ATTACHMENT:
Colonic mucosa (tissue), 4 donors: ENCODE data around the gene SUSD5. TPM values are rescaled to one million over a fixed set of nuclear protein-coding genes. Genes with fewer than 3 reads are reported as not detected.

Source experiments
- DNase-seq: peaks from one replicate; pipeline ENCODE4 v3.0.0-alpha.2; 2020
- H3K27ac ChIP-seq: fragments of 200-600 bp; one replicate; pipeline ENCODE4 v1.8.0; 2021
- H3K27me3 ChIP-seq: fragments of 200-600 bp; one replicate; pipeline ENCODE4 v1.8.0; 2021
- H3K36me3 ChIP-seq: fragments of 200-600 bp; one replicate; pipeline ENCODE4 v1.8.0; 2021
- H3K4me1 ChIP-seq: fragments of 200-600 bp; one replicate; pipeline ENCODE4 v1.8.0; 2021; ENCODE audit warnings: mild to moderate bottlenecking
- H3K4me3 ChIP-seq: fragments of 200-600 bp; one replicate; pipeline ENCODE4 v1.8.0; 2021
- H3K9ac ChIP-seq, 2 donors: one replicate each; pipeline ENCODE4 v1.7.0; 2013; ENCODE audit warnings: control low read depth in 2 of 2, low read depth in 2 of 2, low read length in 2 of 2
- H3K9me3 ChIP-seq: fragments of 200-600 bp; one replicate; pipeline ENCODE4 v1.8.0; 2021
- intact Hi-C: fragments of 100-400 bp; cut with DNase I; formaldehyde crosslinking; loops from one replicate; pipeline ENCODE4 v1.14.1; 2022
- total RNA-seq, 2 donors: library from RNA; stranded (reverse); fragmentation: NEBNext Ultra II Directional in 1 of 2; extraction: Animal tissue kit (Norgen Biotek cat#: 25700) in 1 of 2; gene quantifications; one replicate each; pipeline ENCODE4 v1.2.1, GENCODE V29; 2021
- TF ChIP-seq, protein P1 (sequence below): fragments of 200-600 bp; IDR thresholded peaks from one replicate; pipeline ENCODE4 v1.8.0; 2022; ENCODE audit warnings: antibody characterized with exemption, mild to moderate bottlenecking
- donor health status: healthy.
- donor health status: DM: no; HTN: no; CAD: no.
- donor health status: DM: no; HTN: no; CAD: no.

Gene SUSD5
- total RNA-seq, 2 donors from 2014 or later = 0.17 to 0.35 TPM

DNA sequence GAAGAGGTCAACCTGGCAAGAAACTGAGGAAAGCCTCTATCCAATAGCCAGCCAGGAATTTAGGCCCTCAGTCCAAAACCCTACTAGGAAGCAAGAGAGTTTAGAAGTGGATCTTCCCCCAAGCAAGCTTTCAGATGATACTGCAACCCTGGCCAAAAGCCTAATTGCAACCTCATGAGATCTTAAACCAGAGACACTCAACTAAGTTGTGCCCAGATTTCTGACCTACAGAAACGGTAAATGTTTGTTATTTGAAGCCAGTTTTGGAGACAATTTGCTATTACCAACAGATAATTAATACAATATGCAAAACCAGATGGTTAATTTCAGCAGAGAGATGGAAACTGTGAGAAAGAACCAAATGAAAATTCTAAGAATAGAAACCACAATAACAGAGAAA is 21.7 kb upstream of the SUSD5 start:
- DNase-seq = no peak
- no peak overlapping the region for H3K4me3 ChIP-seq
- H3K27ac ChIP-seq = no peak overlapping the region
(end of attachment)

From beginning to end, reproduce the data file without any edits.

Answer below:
Colonic mucosa (tissue), 4 donors: ENCODE data around the gene SUSD5. TPM values are rescaled to one million over a fixed set of nuclear protein-coding genes. Genes with fewer than 3 reads are reported as not detected.

Source experiments
- DNase-seq: peaks from one replicate; pipeline ENCODE4 v3.0.0-alpha.2; 2020
- H3K27ac ChIP-seq: fragments of 200-600 bp; one replicate; pipeline ENCODE4 v1.8.0; 2021
- H3K27me3 ChIP-seq: fragments of 200-600 bp; one replicate; pipeline ENCODE4 v1.8.0; 2021
- H3K36me3 ChIP-seq: fragments of 200-600 bp; one replicate; pipeline ENCODE4 v1.8.0; 2021
- H3K4me1 ChIP-seq: fragments of 200-600 bp; one replicate; pipeline ENCODE4 v1.8.0; 2021; ENCODE audit warnings: mild to moderate bottlenecking
- H3K4me3 ChIP-seq: fragments of 200-600 bp; one replicate; pipeline ENCODE4 v1.8.0; 2021
- H3K9ac ChIP-seq, 2 donors: one replicate each; pipeline ENCODE4 v1.7.0; 2013; ENCODE audit warnings: control low read depth in 2 of 2, low read depth in 2 of 2, low read length in 2 of 2
- H3K9me3 ChIP-seq: fragments of 200-600 bp; one replicate; pipeline ENCODE4 v1.8.0; 2021
- intact Hi-C: fragments of 100-400 bp; cut with DNase I; formaldehyde crosslinking; loops from one replicate; pipeline ENCODE4 v1.14.1; 2022
- total RNA-seq, 2 donors: library from RNA; stranded (reverse); fragmentation: NEBNext Ultra II Directional in 1 of 2; extraction: Animal tissue kit (Norgen Biotek cat#: 25700) in 1 of 2; gene quantifications; one replicate each; pipeline ENCODE4 v1.2.1, GENCODE V29; 2021
- TF ChIP-seq, protein P1 (sequence below): fragments of 200-600 bp; IDR thresholded peaks from one replicate; pipeline ENCODE4 v1.8.0; 2022; ENCODE audit warnings: antibody characterized with exemption, mild to moderate bottlenecking
- donor health status: healthy.
- donor health status: DM: no; HTN: no; CAD: no.
- donor health status: DM: no; HTN: no; CAD: no.

Gene SUSD5
- total RNA-seq, 2 donors from 2014 or later = 0.17 to 0.35 TPM

DNA sequence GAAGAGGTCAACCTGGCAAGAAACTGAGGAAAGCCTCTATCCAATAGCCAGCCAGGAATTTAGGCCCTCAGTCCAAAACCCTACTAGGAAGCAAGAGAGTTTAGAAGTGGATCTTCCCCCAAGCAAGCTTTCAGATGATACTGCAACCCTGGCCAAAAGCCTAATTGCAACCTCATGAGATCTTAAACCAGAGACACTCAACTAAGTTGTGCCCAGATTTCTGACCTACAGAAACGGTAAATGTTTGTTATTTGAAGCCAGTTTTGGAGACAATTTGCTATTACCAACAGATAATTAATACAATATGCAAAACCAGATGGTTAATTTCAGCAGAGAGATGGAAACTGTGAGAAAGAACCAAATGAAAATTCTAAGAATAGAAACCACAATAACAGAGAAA is 21.7 kb upstream of the SUSD5 start:
- DNase-seq = no peak
- no peak overlapping the region for H3K4me3 ChIP-seq
- H3K27ac ChIP-seq = no peak overlapping the region